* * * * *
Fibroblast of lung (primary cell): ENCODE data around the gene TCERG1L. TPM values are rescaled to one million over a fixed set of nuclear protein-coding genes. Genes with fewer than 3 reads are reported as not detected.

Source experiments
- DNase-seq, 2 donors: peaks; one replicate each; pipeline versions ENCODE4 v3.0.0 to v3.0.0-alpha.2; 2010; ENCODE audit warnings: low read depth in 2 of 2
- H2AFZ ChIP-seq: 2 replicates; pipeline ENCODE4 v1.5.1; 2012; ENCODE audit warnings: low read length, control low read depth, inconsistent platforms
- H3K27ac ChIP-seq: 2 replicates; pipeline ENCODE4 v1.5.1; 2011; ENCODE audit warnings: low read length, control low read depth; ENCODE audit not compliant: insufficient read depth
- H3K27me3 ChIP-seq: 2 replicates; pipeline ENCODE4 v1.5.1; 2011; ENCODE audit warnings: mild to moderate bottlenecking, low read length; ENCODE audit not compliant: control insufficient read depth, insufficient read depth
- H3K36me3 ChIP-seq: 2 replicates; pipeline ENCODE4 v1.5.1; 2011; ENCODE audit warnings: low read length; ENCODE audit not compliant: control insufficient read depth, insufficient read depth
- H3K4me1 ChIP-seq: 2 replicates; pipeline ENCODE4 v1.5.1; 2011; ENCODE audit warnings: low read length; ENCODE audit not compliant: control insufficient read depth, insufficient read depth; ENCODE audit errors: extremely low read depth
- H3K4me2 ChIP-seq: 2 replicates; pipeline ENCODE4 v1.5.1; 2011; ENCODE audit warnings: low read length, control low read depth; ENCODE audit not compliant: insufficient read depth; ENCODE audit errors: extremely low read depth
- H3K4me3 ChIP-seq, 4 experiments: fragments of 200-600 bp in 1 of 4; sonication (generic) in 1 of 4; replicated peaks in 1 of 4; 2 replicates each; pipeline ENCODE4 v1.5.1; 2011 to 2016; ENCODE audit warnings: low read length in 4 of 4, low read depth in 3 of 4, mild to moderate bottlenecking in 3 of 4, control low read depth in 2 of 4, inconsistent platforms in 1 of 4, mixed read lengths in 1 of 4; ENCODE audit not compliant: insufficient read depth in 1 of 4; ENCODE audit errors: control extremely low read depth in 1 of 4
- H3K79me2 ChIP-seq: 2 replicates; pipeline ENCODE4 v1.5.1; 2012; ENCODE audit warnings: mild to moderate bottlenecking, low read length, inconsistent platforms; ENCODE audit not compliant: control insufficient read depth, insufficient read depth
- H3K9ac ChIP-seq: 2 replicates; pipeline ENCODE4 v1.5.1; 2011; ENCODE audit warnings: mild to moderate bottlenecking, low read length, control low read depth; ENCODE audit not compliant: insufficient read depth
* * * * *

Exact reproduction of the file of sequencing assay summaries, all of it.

Fibroblast of lung (primary cell): ENCODE data around the gene TCERG1L. TPM values are rescaled to one million over a fixed set of nuclear protein-coding genes. Genes with fewer than 3 reads are reported as not detected.

Source experiments
- DNase-seq, 2 donors: peaks; one replicate each; pipeline versions ENCODE4 v3.0.0 to v3.0.0-alpha.2; 2010; ENCODE audit warnings: low read depth in 2 of 2
- H2AFZ ChIP-seq: 2 replicates; pipeline ENCODE4 v1.5.1; 2012; ENCODE audit warnings: low read length, control low read depth, inconsistent platforms
- H3K27ac ChIP-seq: 2 replicates; pipeline ENCODE4 v1.5.1; 2011; ENCODE audit warnings: low read length, control low read depth; ENCODE audit not compliant: insufficient read depth
- H3K27me3 ChIP-seq: 2 replicates; pipeline ENCODE4 v1.5.1; 2011; ENCODE audit warnings: mild to moderate bottlenecking, low read length; ENCODE audit not compliant: control insufficient read depth, insufficient read depth
- H3K36me3 ChIP-seq: 2 replicates; pipeline ENCODE4 v1.5.1; 2011; ENCODE audit warnings: low read length; ENCODE audit not compliant: control insufficient read depth, insufficient read depth
- H3K4me1 ChIP-seq: 2 replicates; pipeline ENCODE4 v1.5.1; 2011; ENCODE audit warnings: low read length; ENCODE audit not compliant: control insufficient read depth, insufficient read depth; ENCODE audit errors: extremely low read depth
- H3K4me2 ChIP-seq: 2 replicates; pipeline ENCODE4 v1.5.1; 2011; ENCODE audit warnings: low read length, control low read depth; ENCODE audit not compliant: insufficient read depth; ENCODE audit errors: extremely low read depth
- H3K4me3 ChIP-seq, 4 experiments: fragments of 200-600 bp in 1 of 4; sonication (generic) in 1 of 4; replicated peaks in 1 of 4; 2 replicates each; pipeline ENCODE4 v1.5.1; 2011 to 2016; ENCODE audit warnings: low read length in 4 of 4, low read depth in 3 of 4, mild to moderate bottlenecking in 3 of 4, control low read depth in 2 of 4, inconsistent platforms in 1 of 4, mixed read lengths in 1 of 4; ENCODE audit not compliant: insufficient read depth in 1 of 4; ENCODE audit errors: control extremely low read depth in 1 of 4
- H3K79me2 ChIP-seq: 2 replicates; pipeline ENCODE4 v1.5.1; 2012; ENCODE audit warnings: mild to moderate bottlenecking, low read length, inconsistent platforms; ENCODE audit not compliant: control insufficient read depth, insufficient read depth
- H3K9ac ChIP-seq: 2 replicates; pipeline ENCODE4 v1.5.1; 2011; ENCODE audit warnings: mild to moderate bottlenecking, low read length, control low read depth; ENCODE audit not compliant: insufficient read depth